RC: Social media apps are like windows into other people’s lives. These apps make it easy for us to wish we were living someone else’s life, which can lead to discontentment. We have to remember that what you see on Facebook or Instagram isn’t reality – it’s a highlight reel. With weddings, it’s so easy to look through photos on Instagram and see so many options you didn’t even know were out there, which can cause you to spend more to measure up.

You write that “comparing ourselves to others is essentially a coping mechanism for our own insecurities.” What are some steps we can take to understand our insecurities?

It’s so easy to believe that we don’t or can’t measure up, so we project that onto others. Those insecurities prevent you from living the kind of life you truly want to live.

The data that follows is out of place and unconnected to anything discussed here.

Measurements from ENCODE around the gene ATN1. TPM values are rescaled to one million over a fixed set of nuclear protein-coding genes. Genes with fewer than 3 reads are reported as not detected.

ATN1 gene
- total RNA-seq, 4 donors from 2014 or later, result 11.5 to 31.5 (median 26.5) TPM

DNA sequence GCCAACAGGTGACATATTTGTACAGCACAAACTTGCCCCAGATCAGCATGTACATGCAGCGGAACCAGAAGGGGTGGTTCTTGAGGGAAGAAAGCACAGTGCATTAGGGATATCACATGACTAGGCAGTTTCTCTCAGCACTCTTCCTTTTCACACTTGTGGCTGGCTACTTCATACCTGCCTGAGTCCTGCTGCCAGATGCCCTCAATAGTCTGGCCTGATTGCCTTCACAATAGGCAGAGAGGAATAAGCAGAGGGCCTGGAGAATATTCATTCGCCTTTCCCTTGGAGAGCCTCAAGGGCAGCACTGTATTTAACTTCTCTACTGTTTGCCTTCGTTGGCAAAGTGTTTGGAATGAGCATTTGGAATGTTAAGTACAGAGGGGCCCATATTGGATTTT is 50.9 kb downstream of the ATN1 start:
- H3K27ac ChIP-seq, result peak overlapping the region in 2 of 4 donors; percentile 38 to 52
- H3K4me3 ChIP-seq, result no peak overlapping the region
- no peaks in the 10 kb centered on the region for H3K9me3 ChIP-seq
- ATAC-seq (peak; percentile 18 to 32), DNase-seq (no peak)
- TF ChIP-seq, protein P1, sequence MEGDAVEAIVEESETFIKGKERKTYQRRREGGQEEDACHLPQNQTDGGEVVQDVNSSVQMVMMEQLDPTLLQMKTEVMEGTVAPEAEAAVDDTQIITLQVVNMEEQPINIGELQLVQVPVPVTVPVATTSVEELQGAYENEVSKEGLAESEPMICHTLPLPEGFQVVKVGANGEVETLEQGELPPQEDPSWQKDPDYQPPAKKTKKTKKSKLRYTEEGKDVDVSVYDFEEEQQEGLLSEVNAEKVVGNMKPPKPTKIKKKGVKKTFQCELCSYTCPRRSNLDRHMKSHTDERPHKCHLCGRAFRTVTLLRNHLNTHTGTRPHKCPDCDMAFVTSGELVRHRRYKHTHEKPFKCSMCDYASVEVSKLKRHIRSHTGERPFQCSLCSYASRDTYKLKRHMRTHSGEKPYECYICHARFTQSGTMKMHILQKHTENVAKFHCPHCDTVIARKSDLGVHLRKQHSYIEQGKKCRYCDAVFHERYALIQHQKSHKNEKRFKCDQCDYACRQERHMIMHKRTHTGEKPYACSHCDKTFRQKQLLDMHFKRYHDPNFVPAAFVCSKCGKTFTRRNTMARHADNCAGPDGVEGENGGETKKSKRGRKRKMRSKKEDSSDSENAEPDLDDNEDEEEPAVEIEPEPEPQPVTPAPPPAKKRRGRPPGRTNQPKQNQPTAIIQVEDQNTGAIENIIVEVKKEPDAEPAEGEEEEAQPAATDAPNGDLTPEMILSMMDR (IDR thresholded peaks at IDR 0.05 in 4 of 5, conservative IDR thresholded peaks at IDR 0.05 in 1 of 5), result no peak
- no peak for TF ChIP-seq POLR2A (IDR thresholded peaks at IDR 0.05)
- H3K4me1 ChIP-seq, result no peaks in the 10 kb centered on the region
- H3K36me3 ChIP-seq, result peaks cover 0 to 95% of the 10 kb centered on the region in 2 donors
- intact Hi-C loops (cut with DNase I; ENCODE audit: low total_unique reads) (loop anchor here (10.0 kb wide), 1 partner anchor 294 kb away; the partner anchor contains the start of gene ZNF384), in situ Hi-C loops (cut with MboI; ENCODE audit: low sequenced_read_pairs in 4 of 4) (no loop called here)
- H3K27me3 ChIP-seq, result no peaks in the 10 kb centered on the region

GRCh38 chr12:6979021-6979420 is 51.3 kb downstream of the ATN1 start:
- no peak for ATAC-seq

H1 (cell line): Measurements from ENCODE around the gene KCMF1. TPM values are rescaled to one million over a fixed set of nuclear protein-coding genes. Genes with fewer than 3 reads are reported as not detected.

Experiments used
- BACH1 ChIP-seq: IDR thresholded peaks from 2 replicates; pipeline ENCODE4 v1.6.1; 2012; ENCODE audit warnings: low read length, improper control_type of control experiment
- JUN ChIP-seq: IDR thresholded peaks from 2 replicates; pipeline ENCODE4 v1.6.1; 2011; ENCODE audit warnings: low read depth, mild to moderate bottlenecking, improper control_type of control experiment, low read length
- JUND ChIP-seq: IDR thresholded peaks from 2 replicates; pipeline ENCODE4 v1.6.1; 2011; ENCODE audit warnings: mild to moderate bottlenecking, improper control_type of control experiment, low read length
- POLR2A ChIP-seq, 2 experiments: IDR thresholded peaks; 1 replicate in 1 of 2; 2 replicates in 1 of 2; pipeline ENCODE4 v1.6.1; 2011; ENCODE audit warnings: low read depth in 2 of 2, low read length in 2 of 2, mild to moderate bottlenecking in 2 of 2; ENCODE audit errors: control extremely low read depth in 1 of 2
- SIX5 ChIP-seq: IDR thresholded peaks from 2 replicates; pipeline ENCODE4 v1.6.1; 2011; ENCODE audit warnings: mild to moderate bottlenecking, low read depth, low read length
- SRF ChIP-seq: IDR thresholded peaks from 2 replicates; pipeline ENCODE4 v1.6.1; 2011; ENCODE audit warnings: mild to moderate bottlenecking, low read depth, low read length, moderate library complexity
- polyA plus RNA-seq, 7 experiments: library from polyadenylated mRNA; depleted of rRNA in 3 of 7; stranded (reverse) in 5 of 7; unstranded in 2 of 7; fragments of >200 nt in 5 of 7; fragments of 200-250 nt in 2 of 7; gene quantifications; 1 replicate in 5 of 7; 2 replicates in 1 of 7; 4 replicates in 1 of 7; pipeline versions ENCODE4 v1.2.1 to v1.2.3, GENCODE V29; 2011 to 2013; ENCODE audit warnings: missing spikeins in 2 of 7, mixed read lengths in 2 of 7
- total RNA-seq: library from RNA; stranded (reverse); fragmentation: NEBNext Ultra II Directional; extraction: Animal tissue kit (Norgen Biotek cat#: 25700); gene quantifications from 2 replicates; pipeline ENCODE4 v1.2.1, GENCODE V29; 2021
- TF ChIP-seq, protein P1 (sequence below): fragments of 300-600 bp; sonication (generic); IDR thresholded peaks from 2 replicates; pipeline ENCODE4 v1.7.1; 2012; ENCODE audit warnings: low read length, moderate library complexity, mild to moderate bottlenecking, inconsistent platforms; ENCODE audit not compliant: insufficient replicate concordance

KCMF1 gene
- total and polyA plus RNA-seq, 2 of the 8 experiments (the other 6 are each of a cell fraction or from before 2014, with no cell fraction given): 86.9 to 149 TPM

• Know your values. Decide what is really important to you and focus on those things.
  • Realize and accept that everyone has different values and priorities. Don’t allow other people to define what is important to you.
  • Learn to be content with what you have. Content people don’t necessarily have the best of everything, but they make the best of everything. Figure out ways to make the best of what you have.
  • Fill your heart with gratitude. Write down two things you are grateful for every day and focus on those things.

I loved your witty description of “competitive parenting” and all of the questions you received about how you’re choosing to raise your daughter after her birth. “Has she walked? Oh, that’s the stroller you decided to go with?” In many ways, that’s exactly how I felt when talking about wedding planning with my engaged friends. “Are you have chicken dinner or steak for dinner? What are your flowers?” Why is it important to not engage this subtle competition?